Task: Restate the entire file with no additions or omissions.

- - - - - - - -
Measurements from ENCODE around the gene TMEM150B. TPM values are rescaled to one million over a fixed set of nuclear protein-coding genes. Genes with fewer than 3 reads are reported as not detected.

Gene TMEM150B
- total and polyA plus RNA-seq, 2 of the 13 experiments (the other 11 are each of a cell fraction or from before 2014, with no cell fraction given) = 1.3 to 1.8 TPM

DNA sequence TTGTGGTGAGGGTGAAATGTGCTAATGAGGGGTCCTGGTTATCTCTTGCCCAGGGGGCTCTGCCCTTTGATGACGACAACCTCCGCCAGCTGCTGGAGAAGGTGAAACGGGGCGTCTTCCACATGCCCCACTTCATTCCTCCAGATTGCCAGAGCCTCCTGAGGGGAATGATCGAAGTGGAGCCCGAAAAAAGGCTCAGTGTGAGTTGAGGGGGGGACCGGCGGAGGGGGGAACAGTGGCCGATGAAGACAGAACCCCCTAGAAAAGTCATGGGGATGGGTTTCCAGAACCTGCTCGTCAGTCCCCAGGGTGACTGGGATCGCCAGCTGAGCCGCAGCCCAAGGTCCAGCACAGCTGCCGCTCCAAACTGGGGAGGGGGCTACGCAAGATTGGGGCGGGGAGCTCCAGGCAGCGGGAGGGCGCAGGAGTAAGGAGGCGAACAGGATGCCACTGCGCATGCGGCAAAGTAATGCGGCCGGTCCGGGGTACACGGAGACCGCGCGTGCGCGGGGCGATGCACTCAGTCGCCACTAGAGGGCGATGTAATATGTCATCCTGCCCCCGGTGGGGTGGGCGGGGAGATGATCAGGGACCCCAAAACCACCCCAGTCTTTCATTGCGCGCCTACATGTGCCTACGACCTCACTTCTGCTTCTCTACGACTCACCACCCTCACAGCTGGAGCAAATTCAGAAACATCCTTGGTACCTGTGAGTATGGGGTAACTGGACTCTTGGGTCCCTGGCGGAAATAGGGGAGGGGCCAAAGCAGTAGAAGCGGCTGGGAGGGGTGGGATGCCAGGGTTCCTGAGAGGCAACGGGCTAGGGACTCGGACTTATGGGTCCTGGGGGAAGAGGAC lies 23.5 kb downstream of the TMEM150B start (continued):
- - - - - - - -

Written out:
Measurements from ENCODE around the gene TMEM150B. TPM values are rescaled to one million over a fixed set of nuclear protein-coding genes. Genes with fewer than 3 reads are reported as not detected.

Gene TMEM150B
- total and polyA plus RNA-seq, 2 of the 13 experiments (the other 11 are each of a cell fraction or from before 2014, with no cell fraction given) = 1.3 to 1.8 TPM

DNA sequence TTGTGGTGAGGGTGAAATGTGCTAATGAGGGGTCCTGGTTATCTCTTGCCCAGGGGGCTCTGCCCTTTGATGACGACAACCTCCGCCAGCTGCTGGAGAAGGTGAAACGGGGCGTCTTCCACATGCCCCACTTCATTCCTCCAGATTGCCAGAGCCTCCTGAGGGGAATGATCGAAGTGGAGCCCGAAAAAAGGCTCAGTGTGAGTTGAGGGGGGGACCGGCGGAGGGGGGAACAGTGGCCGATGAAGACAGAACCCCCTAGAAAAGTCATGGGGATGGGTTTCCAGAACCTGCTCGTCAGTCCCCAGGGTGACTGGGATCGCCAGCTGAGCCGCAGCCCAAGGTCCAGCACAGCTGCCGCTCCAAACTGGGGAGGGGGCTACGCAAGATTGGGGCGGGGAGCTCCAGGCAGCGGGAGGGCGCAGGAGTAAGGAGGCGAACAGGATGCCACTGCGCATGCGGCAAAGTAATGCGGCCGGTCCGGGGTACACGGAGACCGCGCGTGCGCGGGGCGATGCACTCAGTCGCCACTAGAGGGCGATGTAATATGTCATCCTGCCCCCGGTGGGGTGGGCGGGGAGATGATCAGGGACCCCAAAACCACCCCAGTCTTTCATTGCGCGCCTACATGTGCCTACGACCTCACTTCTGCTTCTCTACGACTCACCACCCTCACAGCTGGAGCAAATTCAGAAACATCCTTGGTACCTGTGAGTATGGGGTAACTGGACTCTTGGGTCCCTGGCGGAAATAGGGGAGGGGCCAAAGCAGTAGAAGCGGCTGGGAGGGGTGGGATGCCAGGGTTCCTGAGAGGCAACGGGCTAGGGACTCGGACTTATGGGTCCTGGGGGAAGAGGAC lies 23.5 kb downstream of the TMEM150B start (continued):